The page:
Kazi peddles anti-India propaganda. A Nov. 18 Facebook post reads: “An Inside Look at Kashmir [.] Kashmir has been largely cut off from the outside world for months and the internet remains cut off. Residents share stories of state violence and terror.” Another post reads: No one can imagine what people of [K]ashmir are going through under sever [sic] cold weather conditions. People are freezing to death …”

At an Oct. 27 rally protesting an earlier Indian action Kazi said, “They have been suffering for the last 72 years under the oppression of the brutal and barbaric forces of India.”

In fact, recent Indian media reports claim restrictions have been lifted in most of Jammu and Kashmir but remain in place in the more disturbed areas where terrorist attacks are more likely.

The Himalayan Muslim-majority state of Jammu and Kashmir has been a source of tension between India and Pakistan since the two countries gained independence from British rule in 1947. Both India and Pakistan claim the state in its entirety and have fought multiple wars over it.

Tensions between India and Pakistan re-ignited Aug. 5 after India’s ruling Bhartiya Janata Party (BJP) voided a “temporary” constitutional provision that gave Jammu and Kashmir special autonomous powers to make its own laws outside of defense, foreign affairs, finance, and communications. The action divided the state into two federally-administered territories that will now be governed by New Delhi.

The Indian government justified the action by saying the old provision fanned separatism and cross-border terrorism, and encouraged corruption and family rule in the state. It also precluded the benefits of robust social and economic development experienced in the rest of the country from reaching the state.

Since revoking the constitutional provisions, Indian intelligence has uncovered multiple Pakistani attempts to send terrorists across the border to attack security forces in Jammu and Kashmir.

Last weekend, AMP hosted a conference where U.S. Rep. Rashida Tlaib, D-Mich., engaged in intersectional politics alleging parallels between problems facing Palestinians to the oppression of African-Americans in the United States.

“Every time I see … the police going after, killing innocent people, innocent, treating African American brothers and sisters like they’re disposable, I think of Filastine and what happens to our brothers and sisters in the occupation,” Tlaib said. “… This othering, this dehumanization, is painful. But if we don’t speak up for each other, we give each other credibility, we grow this movement into something stronger. So when you see these things understand how interconnected it is. Because when I’m fighting for clean water in the city of Detroit and all throughout Wayne County that I ever represent, I’m fighting for clean water in Gaza, access to water there. So all of it is so interconnected.”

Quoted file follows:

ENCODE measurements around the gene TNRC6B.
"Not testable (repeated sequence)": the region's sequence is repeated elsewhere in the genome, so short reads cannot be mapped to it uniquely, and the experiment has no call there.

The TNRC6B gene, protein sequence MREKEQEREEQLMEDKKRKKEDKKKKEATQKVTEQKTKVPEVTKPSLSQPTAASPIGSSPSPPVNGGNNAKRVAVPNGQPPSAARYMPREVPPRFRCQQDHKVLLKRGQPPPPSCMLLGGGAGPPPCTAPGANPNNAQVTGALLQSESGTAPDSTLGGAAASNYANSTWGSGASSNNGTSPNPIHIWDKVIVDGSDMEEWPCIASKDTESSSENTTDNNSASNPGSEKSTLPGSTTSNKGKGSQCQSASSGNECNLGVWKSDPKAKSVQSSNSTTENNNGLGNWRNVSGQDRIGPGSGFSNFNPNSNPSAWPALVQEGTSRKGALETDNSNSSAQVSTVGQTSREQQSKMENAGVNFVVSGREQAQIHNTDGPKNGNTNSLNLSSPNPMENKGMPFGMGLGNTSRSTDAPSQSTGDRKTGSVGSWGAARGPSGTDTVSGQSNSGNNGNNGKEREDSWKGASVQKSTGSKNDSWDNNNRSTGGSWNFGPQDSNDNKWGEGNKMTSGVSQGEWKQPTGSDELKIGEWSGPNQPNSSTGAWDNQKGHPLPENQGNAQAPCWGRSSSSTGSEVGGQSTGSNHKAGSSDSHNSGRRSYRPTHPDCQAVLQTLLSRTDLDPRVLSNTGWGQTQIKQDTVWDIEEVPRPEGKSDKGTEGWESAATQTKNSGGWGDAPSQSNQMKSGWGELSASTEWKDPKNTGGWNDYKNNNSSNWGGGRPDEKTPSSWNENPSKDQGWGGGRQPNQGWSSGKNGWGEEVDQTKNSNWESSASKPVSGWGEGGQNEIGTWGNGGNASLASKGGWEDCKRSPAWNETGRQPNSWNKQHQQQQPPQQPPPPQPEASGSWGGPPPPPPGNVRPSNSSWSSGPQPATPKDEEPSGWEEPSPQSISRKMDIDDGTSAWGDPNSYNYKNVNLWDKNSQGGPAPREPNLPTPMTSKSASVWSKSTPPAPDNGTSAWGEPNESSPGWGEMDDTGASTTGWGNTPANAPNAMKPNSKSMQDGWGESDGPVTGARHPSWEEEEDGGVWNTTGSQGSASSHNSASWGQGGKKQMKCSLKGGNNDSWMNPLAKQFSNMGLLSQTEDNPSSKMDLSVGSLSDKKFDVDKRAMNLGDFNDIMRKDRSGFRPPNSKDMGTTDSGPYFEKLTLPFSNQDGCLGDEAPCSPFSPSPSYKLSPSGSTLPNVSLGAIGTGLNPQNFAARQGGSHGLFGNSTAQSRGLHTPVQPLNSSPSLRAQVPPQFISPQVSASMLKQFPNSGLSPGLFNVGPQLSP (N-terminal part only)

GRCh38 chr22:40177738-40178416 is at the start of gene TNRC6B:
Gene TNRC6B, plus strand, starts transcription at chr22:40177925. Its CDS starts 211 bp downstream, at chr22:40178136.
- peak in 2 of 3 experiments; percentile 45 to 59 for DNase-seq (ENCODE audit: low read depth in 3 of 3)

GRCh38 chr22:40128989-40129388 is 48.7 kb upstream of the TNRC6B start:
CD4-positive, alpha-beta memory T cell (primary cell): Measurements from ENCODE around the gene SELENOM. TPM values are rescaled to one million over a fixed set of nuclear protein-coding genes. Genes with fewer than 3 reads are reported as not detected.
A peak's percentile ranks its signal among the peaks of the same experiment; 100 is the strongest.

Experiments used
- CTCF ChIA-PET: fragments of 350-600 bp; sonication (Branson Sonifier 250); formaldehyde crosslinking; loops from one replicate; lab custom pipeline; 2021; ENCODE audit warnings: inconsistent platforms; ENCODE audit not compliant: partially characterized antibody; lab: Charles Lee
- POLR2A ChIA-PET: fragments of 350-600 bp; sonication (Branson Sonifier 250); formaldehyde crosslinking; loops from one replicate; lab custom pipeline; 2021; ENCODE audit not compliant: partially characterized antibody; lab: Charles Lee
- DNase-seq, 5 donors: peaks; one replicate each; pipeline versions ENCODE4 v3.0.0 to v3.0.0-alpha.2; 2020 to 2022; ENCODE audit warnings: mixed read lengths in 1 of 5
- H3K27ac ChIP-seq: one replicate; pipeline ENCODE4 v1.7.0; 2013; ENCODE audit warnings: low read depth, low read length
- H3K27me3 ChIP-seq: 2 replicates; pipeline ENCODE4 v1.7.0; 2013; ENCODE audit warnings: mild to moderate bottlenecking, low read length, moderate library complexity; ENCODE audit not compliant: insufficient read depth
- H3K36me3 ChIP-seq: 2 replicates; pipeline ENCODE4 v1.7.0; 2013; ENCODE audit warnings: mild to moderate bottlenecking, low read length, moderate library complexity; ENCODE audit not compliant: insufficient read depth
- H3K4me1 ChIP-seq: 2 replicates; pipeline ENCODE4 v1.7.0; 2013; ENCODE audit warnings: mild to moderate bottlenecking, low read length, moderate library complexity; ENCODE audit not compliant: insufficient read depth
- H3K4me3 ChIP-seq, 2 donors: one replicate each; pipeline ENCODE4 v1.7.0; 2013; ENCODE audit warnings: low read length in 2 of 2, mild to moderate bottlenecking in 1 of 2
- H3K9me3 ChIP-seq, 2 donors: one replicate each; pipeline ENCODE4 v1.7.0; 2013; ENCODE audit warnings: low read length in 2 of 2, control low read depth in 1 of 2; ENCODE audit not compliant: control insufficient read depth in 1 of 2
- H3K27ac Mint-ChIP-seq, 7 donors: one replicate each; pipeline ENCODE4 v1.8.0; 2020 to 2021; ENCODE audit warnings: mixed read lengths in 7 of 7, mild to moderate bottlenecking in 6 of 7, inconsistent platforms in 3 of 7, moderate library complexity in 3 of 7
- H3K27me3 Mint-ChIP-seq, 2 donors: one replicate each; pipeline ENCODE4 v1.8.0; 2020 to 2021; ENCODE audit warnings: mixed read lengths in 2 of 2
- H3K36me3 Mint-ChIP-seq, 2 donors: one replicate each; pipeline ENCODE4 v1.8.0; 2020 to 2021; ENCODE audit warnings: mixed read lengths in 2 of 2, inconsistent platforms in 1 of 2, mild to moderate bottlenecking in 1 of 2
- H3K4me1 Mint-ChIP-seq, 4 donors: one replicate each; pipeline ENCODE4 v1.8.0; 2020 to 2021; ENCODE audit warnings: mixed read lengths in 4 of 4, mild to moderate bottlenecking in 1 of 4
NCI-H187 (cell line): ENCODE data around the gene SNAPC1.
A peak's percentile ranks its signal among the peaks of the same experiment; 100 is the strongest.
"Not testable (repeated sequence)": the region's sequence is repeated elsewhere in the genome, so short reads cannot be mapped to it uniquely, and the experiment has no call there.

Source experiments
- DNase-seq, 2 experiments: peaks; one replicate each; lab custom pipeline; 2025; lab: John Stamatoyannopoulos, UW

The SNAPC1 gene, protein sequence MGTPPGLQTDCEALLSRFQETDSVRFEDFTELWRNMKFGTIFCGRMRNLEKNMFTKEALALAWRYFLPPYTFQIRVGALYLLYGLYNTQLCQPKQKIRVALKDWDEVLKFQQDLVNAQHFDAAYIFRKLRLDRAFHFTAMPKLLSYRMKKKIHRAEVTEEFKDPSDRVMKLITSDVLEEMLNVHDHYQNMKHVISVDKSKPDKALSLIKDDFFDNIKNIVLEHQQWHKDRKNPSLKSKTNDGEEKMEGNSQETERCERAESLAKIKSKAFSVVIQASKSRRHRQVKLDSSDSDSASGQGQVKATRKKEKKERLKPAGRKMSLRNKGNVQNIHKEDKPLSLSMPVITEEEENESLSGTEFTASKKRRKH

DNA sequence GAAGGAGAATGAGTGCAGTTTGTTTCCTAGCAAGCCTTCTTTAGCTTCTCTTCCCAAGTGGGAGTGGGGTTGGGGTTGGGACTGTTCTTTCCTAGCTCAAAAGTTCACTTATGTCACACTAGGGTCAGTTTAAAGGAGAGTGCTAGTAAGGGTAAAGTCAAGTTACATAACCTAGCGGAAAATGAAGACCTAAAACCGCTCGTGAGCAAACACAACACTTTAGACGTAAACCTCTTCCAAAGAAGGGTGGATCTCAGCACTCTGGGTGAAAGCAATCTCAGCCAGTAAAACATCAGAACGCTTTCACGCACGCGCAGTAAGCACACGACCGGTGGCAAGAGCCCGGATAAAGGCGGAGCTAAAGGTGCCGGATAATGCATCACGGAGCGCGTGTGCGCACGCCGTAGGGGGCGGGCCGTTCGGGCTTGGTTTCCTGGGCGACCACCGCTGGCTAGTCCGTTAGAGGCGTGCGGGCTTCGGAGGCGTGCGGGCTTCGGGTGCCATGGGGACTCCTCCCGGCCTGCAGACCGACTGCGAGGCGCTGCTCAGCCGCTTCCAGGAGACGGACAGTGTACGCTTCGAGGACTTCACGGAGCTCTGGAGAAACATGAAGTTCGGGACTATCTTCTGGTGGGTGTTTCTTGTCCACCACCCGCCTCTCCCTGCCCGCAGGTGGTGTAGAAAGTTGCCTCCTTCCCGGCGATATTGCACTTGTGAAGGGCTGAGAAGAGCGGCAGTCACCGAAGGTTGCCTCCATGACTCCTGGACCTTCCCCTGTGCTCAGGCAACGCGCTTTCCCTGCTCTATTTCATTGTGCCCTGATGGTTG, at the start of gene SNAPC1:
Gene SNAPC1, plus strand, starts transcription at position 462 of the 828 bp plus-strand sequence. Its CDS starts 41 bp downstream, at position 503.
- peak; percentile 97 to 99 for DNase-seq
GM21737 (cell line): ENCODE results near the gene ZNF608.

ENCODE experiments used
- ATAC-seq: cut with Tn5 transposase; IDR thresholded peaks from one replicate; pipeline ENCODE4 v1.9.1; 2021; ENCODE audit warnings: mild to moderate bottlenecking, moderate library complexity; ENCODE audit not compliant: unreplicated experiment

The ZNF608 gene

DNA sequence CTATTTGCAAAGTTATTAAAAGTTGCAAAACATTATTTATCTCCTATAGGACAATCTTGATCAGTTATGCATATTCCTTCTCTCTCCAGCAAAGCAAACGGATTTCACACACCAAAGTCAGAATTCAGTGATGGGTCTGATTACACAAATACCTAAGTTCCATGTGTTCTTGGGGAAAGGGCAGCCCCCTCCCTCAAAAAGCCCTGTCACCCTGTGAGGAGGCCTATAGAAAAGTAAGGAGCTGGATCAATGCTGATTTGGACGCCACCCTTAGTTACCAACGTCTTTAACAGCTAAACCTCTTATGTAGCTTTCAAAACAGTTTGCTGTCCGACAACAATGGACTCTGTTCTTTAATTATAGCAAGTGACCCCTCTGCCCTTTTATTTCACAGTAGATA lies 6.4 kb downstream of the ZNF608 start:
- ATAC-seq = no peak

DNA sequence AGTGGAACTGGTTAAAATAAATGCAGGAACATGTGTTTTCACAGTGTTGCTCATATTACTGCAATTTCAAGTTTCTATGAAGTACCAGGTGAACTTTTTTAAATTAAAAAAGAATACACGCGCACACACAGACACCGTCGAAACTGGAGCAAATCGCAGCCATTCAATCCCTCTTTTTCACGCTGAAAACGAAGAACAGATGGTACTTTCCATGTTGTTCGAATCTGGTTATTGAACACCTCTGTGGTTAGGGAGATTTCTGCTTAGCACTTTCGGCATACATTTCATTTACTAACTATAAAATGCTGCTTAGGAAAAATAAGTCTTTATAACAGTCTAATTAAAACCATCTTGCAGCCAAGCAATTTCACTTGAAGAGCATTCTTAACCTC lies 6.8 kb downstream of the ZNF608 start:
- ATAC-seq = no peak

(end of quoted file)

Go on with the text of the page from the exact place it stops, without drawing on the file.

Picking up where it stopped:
Tlaib introduced a resolution last month “condemning the human rights violations taking place in Jammu and Kashmir and supporting Kashmiri self-determination.”

The AMP conference also hosted a panel discussion on “The Brutality of Occupation Worldwide: Kashmir, Rohingya, Uighur and Palestine” that featured Hafsa Kanjwal, an anti-India Kashmiri activist who equated India’s “occupation” of Kashmir with “Israel’s settler-colonial project in Palestine.”

“And then finally on Aug. 5th India began its last, final phase of the occupation which was basically putting into motion a settler colonial project very similar to Israel’s settler-colonial project in Palestine,” Kanjwal said.

Sunday’s event is another example of the growing use of “intersectional” politics – an alliance of aggrieved interest groups – among AMP and like-minded groups to garner greater support to advance their Islamist agendas.